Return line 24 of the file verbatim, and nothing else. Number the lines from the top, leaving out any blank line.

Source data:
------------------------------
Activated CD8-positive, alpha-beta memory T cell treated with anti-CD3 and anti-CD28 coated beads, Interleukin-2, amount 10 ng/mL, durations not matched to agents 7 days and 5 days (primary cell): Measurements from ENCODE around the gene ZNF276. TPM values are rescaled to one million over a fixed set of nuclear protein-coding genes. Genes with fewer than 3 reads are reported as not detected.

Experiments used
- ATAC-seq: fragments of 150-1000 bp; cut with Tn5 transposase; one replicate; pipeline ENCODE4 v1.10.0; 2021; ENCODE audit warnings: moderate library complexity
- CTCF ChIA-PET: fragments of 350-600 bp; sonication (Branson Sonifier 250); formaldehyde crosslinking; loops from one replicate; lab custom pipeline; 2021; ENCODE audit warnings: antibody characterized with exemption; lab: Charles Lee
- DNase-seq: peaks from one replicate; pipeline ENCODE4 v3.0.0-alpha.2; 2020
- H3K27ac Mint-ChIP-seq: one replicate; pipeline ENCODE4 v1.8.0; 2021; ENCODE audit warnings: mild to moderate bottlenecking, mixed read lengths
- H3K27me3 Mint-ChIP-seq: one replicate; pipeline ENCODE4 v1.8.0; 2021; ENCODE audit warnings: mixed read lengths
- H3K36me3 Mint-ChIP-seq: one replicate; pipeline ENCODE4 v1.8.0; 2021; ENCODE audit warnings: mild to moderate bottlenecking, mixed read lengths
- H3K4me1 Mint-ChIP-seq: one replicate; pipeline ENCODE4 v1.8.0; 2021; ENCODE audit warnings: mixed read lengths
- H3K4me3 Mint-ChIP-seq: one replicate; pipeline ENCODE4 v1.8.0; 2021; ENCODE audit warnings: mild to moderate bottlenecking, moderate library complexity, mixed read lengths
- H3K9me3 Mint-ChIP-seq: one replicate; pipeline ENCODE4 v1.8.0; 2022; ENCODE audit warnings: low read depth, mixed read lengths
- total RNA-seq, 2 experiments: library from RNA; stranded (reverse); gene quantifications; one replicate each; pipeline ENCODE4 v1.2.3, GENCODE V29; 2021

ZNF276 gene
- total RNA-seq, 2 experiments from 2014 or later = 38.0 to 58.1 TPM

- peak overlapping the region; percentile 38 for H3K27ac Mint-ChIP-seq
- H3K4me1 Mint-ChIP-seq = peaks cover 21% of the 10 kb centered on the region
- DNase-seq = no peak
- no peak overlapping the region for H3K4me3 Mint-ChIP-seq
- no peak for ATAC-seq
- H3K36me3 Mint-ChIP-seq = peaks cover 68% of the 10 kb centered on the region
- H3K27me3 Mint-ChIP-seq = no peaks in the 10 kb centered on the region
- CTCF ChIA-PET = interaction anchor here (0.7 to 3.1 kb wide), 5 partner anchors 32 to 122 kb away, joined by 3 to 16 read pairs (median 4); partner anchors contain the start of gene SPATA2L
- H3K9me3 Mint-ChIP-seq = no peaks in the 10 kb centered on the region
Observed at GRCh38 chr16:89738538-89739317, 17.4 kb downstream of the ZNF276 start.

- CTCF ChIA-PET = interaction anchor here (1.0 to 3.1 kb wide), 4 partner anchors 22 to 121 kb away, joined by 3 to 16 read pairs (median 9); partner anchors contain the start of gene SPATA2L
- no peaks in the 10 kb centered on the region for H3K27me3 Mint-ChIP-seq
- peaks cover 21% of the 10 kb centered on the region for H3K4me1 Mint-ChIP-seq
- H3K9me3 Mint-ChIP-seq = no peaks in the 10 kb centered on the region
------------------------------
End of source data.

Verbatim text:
Observed at GRCh38 chr16:89738538-89739317, 17.4 kb downstream of the ZNF276 start.